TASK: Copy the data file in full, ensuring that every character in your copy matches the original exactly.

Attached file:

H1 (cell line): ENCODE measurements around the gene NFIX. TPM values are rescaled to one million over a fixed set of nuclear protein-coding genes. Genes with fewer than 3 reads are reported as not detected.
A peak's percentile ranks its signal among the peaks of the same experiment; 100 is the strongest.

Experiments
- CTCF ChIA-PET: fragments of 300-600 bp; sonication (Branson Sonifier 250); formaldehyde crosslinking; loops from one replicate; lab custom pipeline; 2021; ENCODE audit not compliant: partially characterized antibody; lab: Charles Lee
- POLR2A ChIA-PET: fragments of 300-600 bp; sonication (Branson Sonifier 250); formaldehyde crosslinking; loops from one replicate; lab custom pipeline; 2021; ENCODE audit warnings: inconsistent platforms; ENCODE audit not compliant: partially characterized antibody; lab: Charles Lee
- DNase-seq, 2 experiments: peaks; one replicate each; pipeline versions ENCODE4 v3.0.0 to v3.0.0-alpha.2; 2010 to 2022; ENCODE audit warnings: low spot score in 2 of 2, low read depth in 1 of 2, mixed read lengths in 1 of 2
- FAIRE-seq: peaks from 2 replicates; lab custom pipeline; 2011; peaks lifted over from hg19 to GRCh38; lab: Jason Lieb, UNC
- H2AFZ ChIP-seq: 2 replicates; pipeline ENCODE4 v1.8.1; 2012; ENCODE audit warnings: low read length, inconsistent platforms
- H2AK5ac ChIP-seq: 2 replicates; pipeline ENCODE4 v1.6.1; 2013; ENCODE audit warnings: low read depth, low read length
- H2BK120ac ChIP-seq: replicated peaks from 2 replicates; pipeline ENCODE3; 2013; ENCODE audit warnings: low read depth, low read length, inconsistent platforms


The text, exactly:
H1 (cell line): ENCODE measurements around the gene NFIX. TPM values are rescaled to one million over a fixed set of nuclear protein-coding genes. Genes with fewer than 3 reads are reported as not detected.
A peak's percentile ranks its signal among the peaks of the same experiment; 100 is the strongest.

Experiments
- CTCF ChIA-PET: fragments of 300-600 bp; sonication (Branson Sonifier 250); formaldehyde crosslinking; loops from one replicate; lab custom pipeline; 2021; ENCODE audit not compliant: partially characterized antibody; lab: Charles Lee
- POLR2A ChIA-PET: fragments of 300-600 bp; sonication (Branson Sonifier 250); formaldehyde crosslinking; loops from one replicate; lab custom pipeline; 2021; ENCODE audit warnings: inconsistent platforms; ENCODE audit not compliant: partially characterized antibody; lab: Charles Lee
- DNase-seq, 2 experiments: peaks; one replicate each; pipeline versions ENCODE4 v3.0.0 to v3.0.0-alpha.2; 2010 to 2022; ENCODE audit warnings: low spot score in 2 of 2, low read depth in 1 of 2, mixed read lengths in 1 of 2
- FAIRE-seq: peaks from 2 replicates; lab custom pipeline; 2011; peaks lifted over from hg19 to GRCh38; lab: Jason Lieb, UNC
- H2AFZ ChIP-seq: 2 replicates; pipeline ENCODE4 v1.8.1; 2012; ENCODE audit warnings: low read length, inconsistent platforms
- H2AK5ac ChIP-seq: 2 replicates; pipeline ENCODE4 v1.6.1; 2013; ENCODE audit warnings: low read depth, low read length
- H2BK120ac ChIP-seq: replicated peaks from 2 replicates; pipeline ENCODE3; 2013; ENCODE audit warnings: low read depth, low read length, inconsistent platforms